Saturday, May 16, 2009

33> In Defense of the “Track-on-the-Bottom” Design

After my last post I received and email from an industry insider in defense of the track-on-the-bottom design who gave me some facts and figures to chew on. One of those, the proposed height for the stations gave me cause to pause. It was much lower than I had envisioned. This got me thinking. What is the lower limit on raised station height?

One of the problems I have pointed out about bottom track design is that track descending to ground level would block driveways and invite climbers and graffiti. But what if the track only descended to, say, 9 ft.? It would still block some driveways from tall trucks, but the impact would be much less than going to ground level. A “not so raised” station would presumably be much cheaper to build. It’s a thought worth considering.

I still believe in the hanging vehicle approach, personally, but I don’t pretend to have a business model for it at this time. Companies don’t need to solve the whole “transportation/traffic/climate change/wasted productivity/polluted world” thing to have a viable product. A PRT system for (fairly) flat, high volume urban areas is a viable and needed product. It’s not all things to all people, but it is a foot in the door. I think we could call that “PRT I,” and what I am thinking about “PRT II.” I will be glad to see any kind of PRT take root, but those companies should be preparing for PRT II, (not necessarily my design, but the expanded role and capabilities) even as they endeavor to sell PRT I. That is simply keeping ahead of the curve.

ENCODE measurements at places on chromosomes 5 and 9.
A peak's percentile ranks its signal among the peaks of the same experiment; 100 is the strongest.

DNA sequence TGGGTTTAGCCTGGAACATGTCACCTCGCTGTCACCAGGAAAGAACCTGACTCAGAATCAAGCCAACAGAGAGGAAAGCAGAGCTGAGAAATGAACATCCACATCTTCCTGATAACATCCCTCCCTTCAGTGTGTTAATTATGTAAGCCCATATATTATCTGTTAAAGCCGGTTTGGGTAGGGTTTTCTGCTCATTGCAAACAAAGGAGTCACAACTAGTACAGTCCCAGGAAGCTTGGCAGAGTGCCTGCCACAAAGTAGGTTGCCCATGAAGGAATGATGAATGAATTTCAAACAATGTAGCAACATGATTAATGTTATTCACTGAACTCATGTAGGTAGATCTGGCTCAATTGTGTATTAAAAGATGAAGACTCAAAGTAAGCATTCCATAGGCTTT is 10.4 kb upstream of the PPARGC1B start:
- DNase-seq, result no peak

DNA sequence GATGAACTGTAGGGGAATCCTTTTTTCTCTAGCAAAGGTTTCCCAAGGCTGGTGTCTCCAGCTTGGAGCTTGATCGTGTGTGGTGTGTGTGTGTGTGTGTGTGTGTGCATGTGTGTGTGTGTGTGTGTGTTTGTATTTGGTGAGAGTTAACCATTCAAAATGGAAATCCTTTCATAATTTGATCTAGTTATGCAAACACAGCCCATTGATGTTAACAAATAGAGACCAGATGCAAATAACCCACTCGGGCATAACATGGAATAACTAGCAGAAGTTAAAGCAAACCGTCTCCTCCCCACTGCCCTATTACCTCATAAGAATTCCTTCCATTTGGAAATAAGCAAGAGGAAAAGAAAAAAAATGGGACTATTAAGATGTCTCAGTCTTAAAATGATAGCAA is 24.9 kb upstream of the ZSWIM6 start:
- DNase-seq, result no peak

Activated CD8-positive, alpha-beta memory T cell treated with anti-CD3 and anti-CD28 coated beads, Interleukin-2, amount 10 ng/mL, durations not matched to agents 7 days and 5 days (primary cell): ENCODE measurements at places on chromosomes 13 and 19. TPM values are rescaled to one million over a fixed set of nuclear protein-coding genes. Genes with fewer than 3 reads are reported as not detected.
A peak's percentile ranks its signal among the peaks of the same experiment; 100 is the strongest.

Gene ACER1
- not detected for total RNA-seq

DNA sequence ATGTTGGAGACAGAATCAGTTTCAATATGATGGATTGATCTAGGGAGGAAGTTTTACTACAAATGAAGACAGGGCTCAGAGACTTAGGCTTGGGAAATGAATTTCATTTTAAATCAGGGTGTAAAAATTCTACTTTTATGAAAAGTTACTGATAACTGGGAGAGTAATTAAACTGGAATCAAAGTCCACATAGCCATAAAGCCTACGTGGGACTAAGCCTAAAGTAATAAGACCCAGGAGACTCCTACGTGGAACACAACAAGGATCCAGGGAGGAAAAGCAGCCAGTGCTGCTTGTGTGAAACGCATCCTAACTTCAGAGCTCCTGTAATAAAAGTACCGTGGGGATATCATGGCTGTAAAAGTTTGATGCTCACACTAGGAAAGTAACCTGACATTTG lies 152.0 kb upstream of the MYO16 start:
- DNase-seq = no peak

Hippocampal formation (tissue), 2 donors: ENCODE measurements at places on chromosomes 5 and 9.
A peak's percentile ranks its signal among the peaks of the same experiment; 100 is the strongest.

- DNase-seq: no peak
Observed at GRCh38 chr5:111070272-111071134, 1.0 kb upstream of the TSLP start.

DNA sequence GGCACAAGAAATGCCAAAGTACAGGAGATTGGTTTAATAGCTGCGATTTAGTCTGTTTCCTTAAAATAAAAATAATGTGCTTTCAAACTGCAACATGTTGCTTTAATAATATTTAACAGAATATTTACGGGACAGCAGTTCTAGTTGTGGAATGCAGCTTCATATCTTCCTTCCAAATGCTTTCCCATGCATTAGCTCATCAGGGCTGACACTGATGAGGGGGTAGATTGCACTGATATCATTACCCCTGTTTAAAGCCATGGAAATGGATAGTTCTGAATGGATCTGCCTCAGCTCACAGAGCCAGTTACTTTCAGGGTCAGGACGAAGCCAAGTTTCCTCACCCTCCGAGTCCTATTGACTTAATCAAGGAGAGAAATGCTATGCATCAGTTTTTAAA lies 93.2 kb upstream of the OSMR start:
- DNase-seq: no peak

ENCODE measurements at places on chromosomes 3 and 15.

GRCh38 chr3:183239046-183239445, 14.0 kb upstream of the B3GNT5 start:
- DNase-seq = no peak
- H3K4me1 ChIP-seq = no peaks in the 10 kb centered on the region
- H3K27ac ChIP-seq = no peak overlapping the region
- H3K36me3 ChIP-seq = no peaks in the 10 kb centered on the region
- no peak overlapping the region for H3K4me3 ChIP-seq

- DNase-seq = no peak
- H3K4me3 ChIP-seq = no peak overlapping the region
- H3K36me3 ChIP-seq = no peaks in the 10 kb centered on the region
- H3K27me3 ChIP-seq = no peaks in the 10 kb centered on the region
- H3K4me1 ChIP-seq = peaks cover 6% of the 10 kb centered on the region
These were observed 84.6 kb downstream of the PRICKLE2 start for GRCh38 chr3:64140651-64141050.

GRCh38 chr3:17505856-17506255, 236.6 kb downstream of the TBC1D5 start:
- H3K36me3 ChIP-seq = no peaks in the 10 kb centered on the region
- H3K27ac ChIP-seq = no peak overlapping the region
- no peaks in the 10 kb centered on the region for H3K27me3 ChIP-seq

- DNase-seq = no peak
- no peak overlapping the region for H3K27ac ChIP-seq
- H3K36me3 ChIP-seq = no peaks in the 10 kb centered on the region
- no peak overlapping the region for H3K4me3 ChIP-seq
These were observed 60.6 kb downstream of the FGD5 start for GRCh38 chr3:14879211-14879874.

As for my design work, I am still hard at it, although I have little internet access and even limited electricity for the time being, as I am at my cabin. I have been designing the old fashion way, with pencil and paper. I will say, though, it looks very promising. Very tight turning radii both vertically and horizontally, very fast speeds, climbs of any angle, (right to vertical) great acceleration and braking. Beside the gondola design, one thing that sets my designs apart from the status quo is the articulated drive unit, which is for better traction and tighter turns. A two part unit will have twice the wheels. Add to that that my switching scheme requires redundant wheels and now you have a drive unit that is bristling with wheels, all needing sizing and placement. This could take a while. So, from the town library in beautiful Canaan, NH, this is Dan, signing out!

3 comments:

Bengt Gustafsson said...

I don't see any big improvement with a partially elevated station. At least not from an ADA perspective. You still can't negoitate 9 feet with a wheel chair wihout elevator. I can not recommend the scheme adopted at a new bird watching tower near here:

http://www.lansstyrelsen.se/ostergotland/Pressrum/Nyheter/2009/Nya_fageltornet_vid_naturum_Takern_invigt.htm

I saw it today and the wheel-chair ramp is an ugly and unwieldy structure meandering through the forrest. Ending up at a level of about 9 feet or maybe a little more. This is ADA-compliance gone wild. (There were also plaques with texts in Braille along the foot-path for all the blind bird watchers out there). This is not to say that ADA issues can be neglected but rather that this must be done right.

Another advantage with a suspended system, which may seem minor, but I think can prove important is the ability to let over-height trucks pass (closing PRT traffic temporarily). This is obviously not possible with a supported system.

akauppi said...

Have you considered the chance of using elevators for a track-down design? It can be done, and it can be done lightly. To me, that seems like the best overall design.

Dan said...

Dan the Blogger responds-
Bengt, this next post is for you..